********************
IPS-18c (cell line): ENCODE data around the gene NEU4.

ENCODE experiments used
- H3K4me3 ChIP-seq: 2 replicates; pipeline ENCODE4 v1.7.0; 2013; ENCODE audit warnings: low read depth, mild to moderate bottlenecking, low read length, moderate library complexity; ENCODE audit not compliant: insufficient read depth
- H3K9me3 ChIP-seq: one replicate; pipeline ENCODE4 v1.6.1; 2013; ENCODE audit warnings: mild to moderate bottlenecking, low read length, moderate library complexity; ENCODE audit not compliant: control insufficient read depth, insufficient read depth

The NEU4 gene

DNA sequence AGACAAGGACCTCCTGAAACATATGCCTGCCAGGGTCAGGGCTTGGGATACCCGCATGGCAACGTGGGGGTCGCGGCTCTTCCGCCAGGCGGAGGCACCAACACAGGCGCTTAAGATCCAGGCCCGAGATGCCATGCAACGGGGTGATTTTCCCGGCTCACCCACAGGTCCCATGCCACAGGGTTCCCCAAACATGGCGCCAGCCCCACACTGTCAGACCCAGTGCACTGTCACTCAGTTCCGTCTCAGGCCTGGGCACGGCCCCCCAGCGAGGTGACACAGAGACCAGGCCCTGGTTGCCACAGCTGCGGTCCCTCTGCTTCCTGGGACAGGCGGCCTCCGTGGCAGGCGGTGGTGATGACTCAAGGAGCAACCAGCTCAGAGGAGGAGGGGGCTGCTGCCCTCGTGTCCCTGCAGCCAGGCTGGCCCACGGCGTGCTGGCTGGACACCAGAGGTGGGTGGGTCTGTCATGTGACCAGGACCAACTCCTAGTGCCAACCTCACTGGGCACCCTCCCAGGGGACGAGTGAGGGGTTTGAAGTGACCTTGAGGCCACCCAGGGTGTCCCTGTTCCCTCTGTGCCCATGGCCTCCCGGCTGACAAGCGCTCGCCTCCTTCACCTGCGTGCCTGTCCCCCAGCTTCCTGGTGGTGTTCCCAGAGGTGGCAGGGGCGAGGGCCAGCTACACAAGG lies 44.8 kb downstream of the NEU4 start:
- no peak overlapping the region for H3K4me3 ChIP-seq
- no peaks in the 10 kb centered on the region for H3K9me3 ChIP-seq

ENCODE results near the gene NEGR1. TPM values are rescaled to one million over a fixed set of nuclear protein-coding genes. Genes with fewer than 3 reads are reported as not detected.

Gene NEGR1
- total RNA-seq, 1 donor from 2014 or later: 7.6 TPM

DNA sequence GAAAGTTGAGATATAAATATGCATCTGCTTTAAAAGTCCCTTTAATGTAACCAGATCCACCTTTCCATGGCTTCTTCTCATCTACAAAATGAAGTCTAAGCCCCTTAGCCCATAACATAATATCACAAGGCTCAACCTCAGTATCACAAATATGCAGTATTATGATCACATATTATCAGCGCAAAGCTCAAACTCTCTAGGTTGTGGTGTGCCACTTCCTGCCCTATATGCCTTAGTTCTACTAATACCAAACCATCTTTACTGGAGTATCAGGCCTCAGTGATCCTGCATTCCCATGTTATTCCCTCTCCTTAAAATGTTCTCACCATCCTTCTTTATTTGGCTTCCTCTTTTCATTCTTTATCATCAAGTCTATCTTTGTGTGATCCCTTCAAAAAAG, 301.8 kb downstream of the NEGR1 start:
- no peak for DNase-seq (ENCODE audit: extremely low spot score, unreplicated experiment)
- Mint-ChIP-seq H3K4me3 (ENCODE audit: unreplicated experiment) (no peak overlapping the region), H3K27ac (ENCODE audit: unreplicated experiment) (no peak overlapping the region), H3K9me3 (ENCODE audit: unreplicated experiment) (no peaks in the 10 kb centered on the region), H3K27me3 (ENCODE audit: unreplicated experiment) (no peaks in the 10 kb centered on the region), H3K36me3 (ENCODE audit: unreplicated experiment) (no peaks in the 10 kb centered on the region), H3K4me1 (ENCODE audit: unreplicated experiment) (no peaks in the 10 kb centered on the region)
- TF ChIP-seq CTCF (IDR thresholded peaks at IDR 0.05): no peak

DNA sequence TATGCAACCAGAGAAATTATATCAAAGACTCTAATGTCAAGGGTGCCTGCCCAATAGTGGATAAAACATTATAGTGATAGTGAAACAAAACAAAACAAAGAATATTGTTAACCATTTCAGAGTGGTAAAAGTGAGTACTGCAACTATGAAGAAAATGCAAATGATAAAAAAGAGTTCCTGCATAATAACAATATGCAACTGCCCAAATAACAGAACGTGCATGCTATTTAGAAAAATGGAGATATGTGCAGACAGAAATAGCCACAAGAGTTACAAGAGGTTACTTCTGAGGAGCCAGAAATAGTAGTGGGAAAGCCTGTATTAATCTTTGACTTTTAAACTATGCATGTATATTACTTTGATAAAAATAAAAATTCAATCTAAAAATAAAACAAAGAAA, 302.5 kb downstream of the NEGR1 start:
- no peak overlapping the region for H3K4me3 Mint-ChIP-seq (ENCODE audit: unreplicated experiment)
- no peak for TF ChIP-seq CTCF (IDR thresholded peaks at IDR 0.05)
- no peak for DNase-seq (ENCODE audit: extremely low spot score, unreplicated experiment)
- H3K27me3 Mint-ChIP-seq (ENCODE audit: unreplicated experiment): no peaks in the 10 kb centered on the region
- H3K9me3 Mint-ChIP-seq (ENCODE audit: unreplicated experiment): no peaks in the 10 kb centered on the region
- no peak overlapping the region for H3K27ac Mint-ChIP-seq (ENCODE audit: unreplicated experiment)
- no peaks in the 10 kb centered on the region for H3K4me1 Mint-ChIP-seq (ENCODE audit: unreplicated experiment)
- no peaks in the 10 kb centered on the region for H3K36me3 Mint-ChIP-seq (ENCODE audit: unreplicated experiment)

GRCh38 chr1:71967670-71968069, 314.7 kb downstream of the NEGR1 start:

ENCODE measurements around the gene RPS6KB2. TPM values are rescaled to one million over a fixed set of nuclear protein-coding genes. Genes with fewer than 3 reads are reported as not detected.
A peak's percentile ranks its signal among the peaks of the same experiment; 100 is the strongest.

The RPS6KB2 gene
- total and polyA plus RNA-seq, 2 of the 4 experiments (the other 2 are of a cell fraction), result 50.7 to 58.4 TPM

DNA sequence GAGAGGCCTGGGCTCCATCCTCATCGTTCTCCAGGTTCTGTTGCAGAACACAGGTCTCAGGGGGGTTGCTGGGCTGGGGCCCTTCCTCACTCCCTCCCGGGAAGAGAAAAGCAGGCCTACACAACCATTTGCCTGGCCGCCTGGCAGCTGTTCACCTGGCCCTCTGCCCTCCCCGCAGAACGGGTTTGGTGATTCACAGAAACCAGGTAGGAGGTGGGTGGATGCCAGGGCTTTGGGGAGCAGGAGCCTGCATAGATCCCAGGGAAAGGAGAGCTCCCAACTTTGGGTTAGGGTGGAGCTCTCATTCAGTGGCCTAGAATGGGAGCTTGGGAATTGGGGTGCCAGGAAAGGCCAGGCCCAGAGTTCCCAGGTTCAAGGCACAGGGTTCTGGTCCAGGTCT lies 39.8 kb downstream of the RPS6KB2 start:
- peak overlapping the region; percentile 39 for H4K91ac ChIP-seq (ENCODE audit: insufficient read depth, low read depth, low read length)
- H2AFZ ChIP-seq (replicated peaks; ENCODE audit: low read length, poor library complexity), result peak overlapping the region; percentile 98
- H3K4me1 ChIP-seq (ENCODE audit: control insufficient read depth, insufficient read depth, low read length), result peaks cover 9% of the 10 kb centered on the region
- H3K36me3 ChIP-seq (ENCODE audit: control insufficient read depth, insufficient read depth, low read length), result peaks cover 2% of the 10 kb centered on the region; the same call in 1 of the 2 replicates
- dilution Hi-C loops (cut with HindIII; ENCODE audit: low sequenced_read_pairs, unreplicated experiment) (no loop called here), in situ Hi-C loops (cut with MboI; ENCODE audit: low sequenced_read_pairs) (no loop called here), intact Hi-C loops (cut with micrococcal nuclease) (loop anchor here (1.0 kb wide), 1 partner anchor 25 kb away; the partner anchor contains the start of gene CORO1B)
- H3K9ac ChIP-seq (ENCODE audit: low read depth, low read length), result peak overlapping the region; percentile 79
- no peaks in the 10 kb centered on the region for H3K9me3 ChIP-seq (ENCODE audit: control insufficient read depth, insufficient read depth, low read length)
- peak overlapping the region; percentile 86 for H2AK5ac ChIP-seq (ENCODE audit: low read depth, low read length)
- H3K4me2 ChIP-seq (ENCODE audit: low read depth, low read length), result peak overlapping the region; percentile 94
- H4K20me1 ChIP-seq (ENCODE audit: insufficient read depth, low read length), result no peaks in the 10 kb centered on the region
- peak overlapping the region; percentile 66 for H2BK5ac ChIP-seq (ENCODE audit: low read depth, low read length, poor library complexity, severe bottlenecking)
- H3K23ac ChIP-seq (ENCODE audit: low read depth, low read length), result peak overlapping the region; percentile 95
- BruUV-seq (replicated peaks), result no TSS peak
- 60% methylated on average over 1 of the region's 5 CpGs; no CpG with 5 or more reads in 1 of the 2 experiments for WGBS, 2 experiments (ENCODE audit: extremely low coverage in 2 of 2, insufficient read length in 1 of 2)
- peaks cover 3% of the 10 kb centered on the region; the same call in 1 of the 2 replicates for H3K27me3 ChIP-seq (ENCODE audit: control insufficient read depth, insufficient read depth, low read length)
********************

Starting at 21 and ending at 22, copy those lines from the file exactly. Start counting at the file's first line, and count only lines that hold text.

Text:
- H3K9me3 Mint-ChIP-seq (ENCODE audit: unreplicated experiment): no peaks in the 10 kb centered on the region
- no peak overlapping the region for H3K27ac Mint-ChIP-seq (ENCODE audit: unreplicated experiment)